Commitment to higher standards should go hand in hand with evidence that HFCs are more energy efficient than alternatives, urge delegates at summit strategy meeting
The refrigeration and air conditioning industry needs to raise its engineering standards and to prove it is doing everything in its power to contain leaks if it is to stand a chance of convincing the government not to ban HFCs.
This was the consensus at the summit of the F-Gas Works campaign from a group representing the whole supply chain and industry bodies.
Delegates agreed that a commitment to higher standards should go hand in hand with evidence that HFCs are more energy efficient than alternatives, in many circumstances, saving all important indirect emissions at the power station.
Delegates were confident that a body of evidence could be amassed showing the relative efficiency of HFCs in applications such as small to medium sized air conditioning units.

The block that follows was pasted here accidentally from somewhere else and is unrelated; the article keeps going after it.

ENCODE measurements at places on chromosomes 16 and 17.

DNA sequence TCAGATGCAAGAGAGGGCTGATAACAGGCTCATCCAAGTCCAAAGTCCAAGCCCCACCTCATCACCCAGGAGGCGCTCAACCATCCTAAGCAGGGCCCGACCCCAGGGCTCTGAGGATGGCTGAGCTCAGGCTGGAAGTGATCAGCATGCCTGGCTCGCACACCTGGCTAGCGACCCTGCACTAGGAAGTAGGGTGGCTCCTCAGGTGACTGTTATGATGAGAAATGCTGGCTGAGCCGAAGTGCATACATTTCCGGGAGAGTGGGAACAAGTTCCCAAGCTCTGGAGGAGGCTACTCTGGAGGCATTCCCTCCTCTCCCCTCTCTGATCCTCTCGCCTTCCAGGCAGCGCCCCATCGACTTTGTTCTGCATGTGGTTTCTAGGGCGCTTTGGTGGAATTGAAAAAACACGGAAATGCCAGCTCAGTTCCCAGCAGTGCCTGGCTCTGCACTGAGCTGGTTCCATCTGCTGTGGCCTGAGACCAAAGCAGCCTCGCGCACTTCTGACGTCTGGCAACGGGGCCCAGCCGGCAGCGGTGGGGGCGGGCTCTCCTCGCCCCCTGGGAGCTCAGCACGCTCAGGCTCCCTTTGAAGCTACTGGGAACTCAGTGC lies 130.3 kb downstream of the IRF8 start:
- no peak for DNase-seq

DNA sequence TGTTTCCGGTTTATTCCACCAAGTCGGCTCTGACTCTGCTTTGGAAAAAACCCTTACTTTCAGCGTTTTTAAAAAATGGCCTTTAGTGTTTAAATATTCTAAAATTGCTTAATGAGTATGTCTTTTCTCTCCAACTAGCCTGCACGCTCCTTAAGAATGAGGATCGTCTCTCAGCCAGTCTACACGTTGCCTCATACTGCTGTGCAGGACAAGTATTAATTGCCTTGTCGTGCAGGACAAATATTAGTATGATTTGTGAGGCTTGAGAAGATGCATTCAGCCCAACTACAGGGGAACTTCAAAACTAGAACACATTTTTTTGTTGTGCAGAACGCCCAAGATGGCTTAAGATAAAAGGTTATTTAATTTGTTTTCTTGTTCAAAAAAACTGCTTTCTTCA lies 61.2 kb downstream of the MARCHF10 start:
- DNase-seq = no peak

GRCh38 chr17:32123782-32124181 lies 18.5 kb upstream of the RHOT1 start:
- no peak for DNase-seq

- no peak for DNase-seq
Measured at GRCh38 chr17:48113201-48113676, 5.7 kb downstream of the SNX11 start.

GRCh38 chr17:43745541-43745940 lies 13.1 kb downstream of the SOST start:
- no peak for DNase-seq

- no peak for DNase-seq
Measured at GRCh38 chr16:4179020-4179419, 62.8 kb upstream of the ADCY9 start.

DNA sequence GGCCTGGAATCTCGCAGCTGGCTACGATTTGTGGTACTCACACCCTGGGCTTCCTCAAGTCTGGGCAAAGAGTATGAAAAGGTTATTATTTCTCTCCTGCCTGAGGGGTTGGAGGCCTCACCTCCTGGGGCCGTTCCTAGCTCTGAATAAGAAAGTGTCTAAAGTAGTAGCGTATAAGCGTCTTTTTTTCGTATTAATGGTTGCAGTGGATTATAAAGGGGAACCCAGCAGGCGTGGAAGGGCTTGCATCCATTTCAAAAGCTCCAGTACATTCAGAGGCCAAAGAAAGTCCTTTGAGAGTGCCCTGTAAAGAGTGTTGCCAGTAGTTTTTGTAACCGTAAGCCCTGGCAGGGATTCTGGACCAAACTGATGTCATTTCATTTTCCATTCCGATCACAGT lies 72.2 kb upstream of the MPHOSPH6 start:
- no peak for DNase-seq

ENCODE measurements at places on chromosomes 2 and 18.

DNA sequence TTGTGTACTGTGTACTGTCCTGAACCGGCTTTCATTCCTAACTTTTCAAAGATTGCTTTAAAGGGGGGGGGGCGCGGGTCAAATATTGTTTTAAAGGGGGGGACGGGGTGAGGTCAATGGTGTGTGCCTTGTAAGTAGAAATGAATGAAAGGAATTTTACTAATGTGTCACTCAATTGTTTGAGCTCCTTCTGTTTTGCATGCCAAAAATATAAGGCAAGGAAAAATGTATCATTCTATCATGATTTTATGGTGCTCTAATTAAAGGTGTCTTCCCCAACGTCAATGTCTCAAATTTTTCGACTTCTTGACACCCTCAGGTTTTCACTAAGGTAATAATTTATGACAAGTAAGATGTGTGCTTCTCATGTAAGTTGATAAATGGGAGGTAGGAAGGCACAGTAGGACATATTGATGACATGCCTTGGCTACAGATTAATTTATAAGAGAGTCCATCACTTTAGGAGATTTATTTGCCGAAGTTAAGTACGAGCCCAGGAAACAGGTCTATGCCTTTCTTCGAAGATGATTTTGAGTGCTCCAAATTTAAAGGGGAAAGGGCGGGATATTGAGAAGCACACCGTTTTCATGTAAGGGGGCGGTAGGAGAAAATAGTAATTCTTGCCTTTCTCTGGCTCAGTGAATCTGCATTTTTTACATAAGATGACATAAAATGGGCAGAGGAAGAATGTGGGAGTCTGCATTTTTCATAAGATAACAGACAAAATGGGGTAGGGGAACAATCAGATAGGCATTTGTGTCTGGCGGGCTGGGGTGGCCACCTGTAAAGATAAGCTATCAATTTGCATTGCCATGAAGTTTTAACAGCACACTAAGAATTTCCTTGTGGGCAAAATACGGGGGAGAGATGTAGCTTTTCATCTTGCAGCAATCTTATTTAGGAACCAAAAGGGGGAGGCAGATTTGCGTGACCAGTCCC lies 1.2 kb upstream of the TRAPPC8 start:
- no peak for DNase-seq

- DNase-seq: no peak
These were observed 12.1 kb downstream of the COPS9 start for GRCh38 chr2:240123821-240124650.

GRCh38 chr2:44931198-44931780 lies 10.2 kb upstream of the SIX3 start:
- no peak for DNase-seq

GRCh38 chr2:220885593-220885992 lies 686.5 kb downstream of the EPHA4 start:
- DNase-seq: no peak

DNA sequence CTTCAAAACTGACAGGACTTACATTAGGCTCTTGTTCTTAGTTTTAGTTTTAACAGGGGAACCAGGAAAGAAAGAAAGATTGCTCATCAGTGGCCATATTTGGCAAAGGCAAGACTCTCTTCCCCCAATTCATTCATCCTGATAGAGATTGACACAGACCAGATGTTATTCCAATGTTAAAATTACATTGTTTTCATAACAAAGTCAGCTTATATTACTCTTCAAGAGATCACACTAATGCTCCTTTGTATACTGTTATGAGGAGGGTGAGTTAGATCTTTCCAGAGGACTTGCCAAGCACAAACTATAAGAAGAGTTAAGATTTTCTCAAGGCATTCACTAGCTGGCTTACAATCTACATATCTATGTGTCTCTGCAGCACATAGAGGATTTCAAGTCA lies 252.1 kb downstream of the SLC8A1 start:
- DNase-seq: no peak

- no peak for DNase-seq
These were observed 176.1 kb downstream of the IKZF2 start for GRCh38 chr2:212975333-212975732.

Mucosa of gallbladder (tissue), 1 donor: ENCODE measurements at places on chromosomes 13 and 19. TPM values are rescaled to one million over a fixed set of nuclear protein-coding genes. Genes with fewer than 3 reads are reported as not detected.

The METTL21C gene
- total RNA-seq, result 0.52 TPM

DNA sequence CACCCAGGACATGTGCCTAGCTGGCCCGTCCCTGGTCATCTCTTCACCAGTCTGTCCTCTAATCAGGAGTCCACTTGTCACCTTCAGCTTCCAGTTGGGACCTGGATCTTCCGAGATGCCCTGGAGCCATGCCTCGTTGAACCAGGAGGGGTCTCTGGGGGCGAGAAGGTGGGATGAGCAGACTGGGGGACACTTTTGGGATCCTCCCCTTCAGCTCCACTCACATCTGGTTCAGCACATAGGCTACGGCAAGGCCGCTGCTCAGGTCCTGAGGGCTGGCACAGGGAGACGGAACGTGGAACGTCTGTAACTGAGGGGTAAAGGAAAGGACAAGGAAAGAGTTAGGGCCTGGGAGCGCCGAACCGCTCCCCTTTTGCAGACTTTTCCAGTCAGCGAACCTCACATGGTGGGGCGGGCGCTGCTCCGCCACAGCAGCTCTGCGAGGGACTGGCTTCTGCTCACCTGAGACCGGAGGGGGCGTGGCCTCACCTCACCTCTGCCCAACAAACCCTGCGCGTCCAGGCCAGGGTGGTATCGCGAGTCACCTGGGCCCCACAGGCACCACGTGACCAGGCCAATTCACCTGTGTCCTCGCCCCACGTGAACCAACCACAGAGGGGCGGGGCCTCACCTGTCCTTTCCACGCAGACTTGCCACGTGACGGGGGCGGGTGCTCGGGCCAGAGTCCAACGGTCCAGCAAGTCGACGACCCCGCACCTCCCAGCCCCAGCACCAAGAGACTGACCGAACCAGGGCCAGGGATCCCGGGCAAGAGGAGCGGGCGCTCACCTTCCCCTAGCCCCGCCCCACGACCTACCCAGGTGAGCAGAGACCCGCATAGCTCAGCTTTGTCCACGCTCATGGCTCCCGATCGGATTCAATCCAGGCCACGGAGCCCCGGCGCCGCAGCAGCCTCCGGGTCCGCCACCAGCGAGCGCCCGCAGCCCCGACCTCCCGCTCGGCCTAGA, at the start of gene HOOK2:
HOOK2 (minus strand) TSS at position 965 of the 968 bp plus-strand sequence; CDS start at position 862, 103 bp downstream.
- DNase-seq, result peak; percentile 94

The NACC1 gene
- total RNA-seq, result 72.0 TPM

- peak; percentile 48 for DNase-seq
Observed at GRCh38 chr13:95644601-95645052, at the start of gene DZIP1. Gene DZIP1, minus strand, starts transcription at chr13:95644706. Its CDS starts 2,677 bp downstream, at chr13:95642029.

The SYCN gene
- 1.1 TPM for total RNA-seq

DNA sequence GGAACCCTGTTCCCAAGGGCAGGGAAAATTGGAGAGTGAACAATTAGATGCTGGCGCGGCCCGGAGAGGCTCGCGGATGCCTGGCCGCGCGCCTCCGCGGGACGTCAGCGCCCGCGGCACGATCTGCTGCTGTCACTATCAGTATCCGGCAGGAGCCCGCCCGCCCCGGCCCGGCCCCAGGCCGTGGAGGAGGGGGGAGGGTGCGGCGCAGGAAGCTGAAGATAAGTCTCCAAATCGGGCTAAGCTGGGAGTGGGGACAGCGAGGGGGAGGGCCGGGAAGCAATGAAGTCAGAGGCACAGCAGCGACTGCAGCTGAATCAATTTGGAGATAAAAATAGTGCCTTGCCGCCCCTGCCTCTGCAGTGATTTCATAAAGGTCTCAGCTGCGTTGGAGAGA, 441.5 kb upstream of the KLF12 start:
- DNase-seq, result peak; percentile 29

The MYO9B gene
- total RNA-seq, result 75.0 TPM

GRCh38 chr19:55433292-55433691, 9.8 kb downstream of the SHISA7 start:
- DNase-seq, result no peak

The industry was urged to look at the Dutch STEK scheme (see attached, right) as a role model for leak reduction.
Delegates felt that the individual registration of properly qualified engineers through a card scheme was the only way to ensure the high standards were met.
A ban on use of flare nuts was one of the proposals, since they have been shown to have a disproportionate contribution to leakage.
The group now is looking to discuss the potential impact of a ban on power station emissions with the Carbon Trust